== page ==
Pairing: Dessert sake, didn't quite catch the name...something like "komoken fu"? lychee flavor.

Ninth course:
Muscovy duck (three parts: loin, breast, and leg), charred Chinese long beans, pickled cherries, and fresh chestnuts. This course was a contender with the corn ravioli as Possibly The Best Thing Ever. The duck had an amazing crispy skin on top; biting the soft, warm, deliciously flavored meat with a piece of skin crunching on top was incredible (Priya compared the skin on the duck to "the frosting on the cake," an accurate description of how you need both to make the taste work perfectly). The sour cherry sauce and the cherries themselves were lovely, and the fresh chestnuts were a brisk pleasantry...I'd only had the canned water chestnuts mixed in my food, and the difference with these fresh chunks of chestnut were profound. Priya doesn't even really like duck and thought this was fantastic.
Pairing: Rouge of some sort

Tenth course:
Arnold Palmer (iced tea and lemonade) sorbet over mint julep crumbles. A good little palate cleanser before dessert. Priya guessed that the mint julep crumble was made by soaking cake or bread in actual mint juleps and then dehydrating it, and the chef confirmed it a couple of minutes later. Still, I found the crumbles not crispy enough for me, nor quite minty enough...the sorbet was nice, very iced-tea-y (and I love iced tea).

Eleventh course:
What I'd been waiting for all night: cereal-milk panna cotta over a schmear of avocado, with salty cornflakes and a chocolate-hazelnet flake. I'd read about the famous cereal-milk panna cotta, of course, in which the chefs make the dessert out of milk in which cereal had been soaking, and it really lived up to the hype. I'm glad we got this instead of the fried-apple-pie option that I'd read sometimes replaces it. Really the best panna cotta I've ever had, and the flavor combo with the salty, fatty avocado was inspired.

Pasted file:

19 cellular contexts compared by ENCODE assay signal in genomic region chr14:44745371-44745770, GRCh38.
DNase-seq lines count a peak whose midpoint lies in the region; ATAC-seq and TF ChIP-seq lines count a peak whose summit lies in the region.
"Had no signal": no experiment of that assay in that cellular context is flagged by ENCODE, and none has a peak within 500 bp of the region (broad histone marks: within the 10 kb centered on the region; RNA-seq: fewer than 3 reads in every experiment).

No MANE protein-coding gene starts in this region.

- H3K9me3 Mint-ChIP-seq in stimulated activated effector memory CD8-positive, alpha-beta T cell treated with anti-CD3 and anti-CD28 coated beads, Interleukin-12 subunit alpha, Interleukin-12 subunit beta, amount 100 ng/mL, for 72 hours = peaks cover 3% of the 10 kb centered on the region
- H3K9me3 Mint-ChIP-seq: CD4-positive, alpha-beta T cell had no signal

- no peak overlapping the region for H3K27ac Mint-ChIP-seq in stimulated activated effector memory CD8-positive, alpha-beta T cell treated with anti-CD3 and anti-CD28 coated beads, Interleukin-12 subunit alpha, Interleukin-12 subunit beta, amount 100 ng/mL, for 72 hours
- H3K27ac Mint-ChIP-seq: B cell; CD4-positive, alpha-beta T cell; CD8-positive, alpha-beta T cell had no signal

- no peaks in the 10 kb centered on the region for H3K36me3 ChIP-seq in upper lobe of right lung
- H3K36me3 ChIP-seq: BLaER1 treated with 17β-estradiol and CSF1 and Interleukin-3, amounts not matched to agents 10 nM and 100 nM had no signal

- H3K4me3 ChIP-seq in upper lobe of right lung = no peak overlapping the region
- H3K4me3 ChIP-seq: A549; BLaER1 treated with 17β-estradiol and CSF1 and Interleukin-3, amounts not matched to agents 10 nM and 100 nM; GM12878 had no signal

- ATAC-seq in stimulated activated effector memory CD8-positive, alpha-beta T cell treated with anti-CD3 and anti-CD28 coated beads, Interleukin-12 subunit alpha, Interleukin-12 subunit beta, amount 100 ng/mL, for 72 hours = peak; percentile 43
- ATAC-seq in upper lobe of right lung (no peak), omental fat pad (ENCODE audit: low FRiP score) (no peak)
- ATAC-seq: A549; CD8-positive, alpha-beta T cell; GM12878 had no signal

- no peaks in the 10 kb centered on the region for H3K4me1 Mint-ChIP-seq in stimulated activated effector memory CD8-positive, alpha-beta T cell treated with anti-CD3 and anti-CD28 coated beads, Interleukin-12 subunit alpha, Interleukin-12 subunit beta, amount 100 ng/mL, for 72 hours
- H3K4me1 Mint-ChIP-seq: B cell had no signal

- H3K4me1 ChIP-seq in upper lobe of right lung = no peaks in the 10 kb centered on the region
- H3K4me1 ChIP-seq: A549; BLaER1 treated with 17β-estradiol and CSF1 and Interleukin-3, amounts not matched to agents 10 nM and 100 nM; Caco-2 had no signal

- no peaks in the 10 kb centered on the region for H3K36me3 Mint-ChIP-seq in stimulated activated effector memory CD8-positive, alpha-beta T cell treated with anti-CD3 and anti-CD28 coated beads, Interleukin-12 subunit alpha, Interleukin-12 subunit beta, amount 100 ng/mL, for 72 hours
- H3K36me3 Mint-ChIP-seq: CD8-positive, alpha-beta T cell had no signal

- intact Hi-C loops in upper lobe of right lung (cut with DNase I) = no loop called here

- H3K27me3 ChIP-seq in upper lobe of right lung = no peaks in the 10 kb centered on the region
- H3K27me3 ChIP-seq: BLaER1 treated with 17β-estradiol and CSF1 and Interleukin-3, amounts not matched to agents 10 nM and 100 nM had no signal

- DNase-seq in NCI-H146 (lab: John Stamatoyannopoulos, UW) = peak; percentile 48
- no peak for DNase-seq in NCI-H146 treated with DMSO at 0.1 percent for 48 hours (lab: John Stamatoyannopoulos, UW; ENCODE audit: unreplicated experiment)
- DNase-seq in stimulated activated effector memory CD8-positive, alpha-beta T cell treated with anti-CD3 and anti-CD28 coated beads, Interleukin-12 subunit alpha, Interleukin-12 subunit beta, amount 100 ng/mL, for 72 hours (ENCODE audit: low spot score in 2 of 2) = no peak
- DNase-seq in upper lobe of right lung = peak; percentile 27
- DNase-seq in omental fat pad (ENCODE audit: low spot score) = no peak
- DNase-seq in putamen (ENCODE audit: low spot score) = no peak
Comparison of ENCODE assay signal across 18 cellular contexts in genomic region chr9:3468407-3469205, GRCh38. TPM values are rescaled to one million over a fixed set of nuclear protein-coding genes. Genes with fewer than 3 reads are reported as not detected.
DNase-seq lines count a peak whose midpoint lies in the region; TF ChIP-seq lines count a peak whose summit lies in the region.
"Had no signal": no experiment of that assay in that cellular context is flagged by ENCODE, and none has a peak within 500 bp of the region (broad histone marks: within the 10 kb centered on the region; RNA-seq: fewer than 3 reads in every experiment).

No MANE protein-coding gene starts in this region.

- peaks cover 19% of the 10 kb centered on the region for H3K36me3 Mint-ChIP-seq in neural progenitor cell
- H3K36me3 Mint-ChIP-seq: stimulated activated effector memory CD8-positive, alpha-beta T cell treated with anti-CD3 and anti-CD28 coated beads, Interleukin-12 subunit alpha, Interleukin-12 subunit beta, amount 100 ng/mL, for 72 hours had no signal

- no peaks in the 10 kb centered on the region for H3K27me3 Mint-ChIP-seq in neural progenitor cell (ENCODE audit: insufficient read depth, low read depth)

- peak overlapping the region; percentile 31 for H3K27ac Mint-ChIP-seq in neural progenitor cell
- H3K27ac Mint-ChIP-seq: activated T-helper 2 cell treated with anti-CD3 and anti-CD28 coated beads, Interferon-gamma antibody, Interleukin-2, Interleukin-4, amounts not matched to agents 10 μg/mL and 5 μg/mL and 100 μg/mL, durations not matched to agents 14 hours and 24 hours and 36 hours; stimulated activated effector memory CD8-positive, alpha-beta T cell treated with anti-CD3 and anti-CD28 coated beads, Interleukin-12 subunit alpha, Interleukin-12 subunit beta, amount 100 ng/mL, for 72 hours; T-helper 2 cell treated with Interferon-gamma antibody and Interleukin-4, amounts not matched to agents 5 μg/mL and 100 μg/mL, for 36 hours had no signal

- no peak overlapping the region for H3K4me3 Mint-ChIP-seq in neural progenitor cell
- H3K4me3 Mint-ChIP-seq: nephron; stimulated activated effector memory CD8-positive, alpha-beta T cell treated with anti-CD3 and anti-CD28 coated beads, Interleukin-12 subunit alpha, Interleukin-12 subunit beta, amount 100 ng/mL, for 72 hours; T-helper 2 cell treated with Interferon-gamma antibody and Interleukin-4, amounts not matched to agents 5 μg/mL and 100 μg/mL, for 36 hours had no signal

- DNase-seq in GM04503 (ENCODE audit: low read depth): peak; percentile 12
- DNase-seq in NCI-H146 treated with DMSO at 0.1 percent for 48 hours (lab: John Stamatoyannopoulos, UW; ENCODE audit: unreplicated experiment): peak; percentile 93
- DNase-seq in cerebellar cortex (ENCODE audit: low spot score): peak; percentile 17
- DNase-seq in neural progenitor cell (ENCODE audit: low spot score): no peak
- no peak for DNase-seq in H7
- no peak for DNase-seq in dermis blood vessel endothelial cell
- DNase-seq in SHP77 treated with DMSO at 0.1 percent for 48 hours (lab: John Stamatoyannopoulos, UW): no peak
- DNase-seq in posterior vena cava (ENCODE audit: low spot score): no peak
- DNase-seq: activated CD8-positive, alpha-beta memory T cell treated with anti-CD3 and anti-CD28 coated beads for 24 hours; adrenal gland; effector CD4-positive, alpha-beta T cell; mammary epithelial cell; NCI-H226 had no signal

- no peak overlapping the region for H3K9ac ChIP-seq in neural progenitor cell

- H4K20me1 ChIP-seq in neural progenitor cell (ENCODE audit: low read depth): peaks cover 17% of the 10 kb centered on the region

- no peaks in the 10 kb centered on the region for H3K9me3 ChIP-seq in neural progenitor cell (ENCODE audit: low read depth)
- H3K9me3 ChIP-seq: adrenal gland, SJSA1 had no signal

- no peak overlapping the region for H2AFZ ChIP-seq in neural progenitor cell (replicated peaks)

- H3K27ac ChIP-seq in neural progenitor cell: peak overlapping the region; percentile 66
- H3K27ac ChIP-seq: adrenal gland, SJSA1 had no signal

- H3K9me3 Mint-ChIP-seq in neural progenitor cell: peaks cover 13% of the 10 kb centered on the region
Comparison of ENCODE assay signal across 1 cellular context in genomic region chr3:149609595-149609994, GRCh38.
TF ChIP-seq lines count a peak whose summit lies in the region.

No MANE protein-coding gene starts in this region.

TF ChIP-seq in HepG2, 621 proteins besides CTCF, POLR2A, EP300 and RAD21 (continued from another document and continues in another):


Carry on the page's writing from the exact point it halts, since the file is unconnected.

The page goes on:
Pairing: Reymos sparkling Muscatel, Spain (valencia). kind of like carbonated perfume--sweet, though!

All told, this was one of the best meals I've ever had, and the price (under $400 for tax, tip, alcohol, etc.) was quite low, compared to what else is available in this city. Really, none of the hype I've heard about this place was overblown. I'd love to try to go again in a year when we'd be assured of getting some different dishes...I never got to try the famous braised short rib, for example. overall, it was a 2.5 hr meal that was worth the price (I don't know if anything is worth the reservation drama, though).

The Olive Garden (really)

lazy Friday afternoon, a bunch of teachers (& Bill, who gets out at 1pm on Fridays) went to play pool at Slate, and then the ladies went shopping (sorry it's so stereotypical, but that's what they wanted to do!) and Prado, Bill, and I went to tour the Masonic Temple (tours were over). Failing that, we went to The Frying Pan, this bar-on-a-barge, and watched helicopters take off.

evening was approaching, and Bill made us an offer: if we would come to eat at the Olive Garden with him and Lauren, they would pay for our food. they'd gotten a $100 gift card, see, and wanted to burn it up. sure, we said. why not?

we got to the Olive Garden at 23rd and 6th at 6pm and there was a HUGE LINE and a 15-minute wait! for the Olive Garden! and presumably none of the people were getting free meals like us! Lauren had been waiting for us, though, so we sat down pretty swiftly (the restaurant is huge and maze-like, also, and completely full).

now, the crazy thing about the Olive Garden is that the entrees are all from $17.50-$26.00! so it's not even cheap! I know NYC prices are higher, but seriously, I can get a great Italian dinner from the place across the street from me for $11, and this crappy chain is charging $15.95 for spaghetti and meatballs?